by Jake Bramante
While on a bird walk in Yosemite National Park with a naturalist with the Yosemite Conservancy, someone saw a bird and said something along the lines of, “Oh that’s just a raven” or something to that affect. The naturalist cleverly noted that in his bird books, he’s never seen any species named “Justa”. Sure, he can find an American Robin, but there are no Justa Robins.
As I was looking at my feeder, I found myself looking at Justa Flicker. I put my binoculars on this common visitor to my feeder and noticed that this particular male Northern Flicker not only had the red whiskers, but also a stripe of red across the nape; the sure sign of an intergrade! (An intergrade is a cross between the red-shafted and yellow-shafted species of Northern Flickers.)
Of course, I would argue first that the Northern Flicker is a rather handsome bird, albeit a funny cocktail of fashion sense mixing stripes with polka dots. Spending some time looking at them is a worthwhile endeavor from the flashy colors, incredible long tongue, and charismatic antics. That being said, I was reminded that taking a second look was worth it to find something special. I wouldn’t be the first birder to find a unique sparrow amongst House Sparrows or a rare gull amongst Ring-billed Gulls.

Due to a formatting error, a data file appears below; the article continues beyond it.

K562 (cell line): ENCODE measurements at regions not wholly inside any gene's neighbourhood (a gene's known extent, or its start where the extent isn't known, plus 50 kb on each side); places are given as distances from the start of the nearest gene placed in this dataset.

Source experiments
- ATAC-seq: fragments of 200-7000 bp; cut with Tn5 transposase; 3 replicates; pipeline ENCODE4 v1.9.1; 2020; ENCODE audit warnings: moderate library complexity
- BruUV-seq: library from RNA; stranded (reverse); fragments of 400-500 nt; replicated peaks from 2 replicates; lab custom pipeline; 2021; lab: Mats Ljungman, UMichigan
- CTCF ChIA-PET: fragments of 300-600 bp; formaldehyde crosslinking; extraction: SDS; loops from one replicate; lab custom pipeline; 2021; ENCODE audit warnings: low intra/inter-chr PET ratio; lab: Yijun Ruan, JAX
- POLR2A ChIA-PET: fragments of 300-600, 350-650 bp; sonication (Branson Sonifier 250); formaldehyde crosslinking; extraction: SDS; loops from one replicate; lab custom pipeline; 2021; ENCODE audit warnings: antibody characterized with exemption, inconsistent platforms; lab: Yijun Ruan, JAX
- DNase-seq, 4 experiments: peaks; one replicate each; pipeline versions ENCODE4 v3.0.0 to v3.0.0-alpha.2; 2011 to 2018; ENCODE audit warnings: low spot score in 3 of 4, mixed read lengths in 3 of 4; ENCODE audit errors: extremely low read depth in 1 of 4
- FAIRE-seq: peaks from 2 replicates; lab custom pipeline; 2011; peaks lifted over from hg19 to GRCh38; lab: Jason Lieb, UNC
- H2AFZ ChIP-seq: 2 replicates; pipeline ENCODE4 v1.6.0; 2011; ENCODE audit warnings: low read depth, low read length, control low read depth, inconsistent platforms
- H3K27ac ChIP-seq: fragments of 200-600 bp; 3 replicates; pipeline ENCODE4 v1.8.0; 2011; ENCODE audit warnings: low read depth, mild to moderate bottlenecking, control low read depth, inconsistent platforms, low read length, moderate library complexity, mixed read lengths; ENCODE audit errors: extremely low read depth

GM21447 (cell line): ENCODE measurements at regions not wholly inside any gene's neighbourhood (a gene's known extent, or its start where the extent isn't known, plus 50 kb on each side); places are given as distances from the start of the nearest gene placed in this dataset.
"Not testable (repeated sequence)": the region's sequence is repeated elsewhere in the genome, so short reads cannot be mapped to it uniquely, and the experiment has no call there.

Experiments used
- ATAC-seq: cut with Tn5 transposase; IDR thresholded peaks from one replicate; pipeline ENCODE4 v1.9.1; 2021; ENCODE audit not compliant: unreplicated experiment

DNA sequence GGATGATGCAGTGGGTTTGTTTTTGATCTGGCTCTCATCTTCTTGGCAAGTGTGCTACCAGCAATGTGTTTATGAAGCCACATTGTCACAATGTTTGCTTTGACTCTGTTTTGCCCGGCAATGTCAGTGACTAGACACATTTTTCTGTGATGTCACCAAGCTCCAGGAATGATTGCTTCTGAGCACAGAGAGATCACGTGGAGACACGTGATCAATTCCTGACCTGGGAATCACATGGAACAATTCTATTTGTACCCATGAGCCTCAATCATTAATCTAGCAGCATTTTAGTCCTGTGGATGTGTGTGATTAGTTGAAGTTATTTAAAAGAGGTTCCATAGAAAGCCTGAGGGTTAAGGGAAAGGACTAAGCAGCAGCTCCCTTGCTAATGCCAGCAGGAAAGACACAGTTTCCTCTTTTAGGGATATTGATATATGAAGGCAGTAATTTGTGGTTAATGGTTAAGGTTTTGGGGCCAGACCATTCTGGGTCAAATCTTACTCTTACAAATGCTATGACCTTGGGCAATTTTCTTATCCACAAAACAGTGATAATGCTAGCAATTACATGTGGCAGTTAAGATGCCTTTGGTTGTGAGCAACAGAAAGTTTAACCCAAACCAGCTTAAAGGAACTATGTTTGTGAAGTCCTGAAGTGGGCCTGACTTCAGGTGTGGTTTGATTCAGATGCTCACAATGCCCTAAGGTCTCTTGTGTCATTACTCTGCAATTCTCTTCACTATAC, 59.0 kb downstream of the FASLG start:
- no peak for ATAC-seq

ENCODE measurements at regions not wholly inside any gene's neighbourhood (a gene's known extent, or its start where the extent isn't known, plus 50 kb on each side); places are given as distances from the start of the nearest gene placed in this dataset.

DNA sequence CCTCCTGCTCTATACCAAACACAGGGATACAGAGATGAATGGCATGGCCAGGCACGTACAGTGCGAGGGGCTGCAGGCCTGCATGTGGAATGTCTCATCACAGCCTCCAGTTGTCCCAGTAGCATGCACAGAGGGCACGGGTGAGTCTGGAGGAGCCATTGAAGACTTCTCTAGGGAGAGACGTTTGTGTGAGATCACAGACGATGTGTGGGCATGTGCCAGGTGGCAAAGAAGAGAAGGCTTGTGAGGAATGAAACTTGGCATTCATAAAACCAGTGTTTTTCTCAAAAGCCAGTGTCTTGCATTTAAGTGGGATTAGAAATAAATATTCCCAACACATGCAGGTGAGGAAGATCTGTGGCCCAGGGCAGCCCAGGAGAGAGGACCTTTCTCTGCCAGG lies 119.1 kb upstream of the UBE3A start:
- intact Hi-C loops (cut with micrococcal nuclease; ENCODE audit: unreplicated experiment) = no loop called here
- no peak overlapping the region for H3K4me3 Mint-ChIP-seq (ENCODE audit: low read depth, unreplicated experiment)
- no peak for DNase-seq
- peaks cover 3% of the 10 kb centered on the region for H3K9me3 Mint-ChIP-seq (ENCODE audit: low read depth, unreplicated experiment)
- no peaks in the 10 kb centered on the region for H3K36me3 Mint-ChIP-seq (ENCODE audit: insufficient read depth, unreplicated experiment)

So whether you have a flock of House Sparrows, Northern Flickers, or gulls, take an extra look. There are no “Justa” birds. You might even end up with an even more exceptional one.
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